East Asian Brush Painting Show Coming to Kaplan Orchid Conservatory
The Arthur and Phyllis Kaplan Orchid Conservatory on the Old Dominion University campus will host a show Feb. 5-7 of the work of local artists who have used the conservatory's collection of flowers as inspiration for their East Asian brush painting.
"Orchid Conservatory Serves as Muse" is the title of the show. The artists participating are members of the Blue Heron Chapter of the Sumi-e Society of America.
Show hours are 5 to 8 p.m. on Friday, Feb. 5; 10 a.m. to 4 p.m. on Saturday, Feb. 6; and noon to 4 p.m. on Sunday, Feb. 7. Admission and parking in the 43rd Street garage are free, and refreshments will be served. At the opening night event there will be drawings for door prizes, including a blooming orchid and a matted Sumi-e painting.
In addition, artists from the Blue Heron Chapter in Hampton Roads will give painting demonstrations at 11 a.m. and 2 p.m. on Feb. 6 and at 2 p.m. on Feb. 7.
"These artists have visited the conservatory to get inspiration over the past year and now want to give back," said Timothy Motley, ODU's J. Robert Stiffler Professor of Botany and associate professor of biological sciences. Motley has overall responsibility for the conservatory; its director is Steve Urick, who can be contacted at email@example.com for more information about the art show or other conservatory events.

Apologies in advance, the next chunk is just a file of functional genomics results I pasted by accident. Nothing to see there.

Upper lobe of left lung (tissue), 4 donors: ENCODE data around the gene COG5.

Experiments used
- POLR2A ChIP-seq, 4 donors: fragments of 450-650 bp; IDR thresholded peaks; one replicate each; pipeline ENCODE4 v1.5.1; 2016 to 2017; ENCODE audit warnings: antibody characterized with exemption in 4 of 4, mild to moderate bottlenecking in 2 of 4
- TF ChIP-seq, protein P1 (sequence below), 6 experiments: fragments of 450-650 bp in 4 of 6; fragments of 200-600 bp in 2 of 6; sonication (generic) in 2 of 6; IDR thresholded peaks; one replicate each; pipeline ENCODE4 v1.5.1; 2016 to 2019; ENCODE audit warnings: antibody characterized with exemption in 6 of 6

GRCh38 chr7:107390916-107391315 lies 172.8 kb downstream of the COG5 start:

East Asian brush painting is the general name for many styles of painting that originated in China centuries ago and spread throughout Japan and Korea. Blue Heron Chapter artists paint in a variety of styles, some representational and others abstract.
The paintings are on what is called rice paper, although other plants such as hemp or bamboo are typically used to make it. The ink that is brushed on is made from soot and glue. Sources of color include powdered jade and other natural substances. An integral part of the composition is the "red chop," or seal, which is the artist's signature.
The Blue Heron Chapter was formed in 1988 to promote the Sumi-e techniques by means of workshops, lectures and exhibitions. More about the chapter can be found at www.blueheronsumie.org.
Dr. Arthur Kaplan, the late Norfolk physician, donated his collection of 1,000 orchids and he and his family and friends made monetary donations as well to enable ODU to build the conservatory, which opened in 2008. The facility includes greenhouses and a 30-foot-high display house with a rock wall, waterfall and pool. The public can visit between 10 a.m. and 2 p.m. weekdays, or by making special arrangements with Urick.
This article was posted on: January 27, 2010
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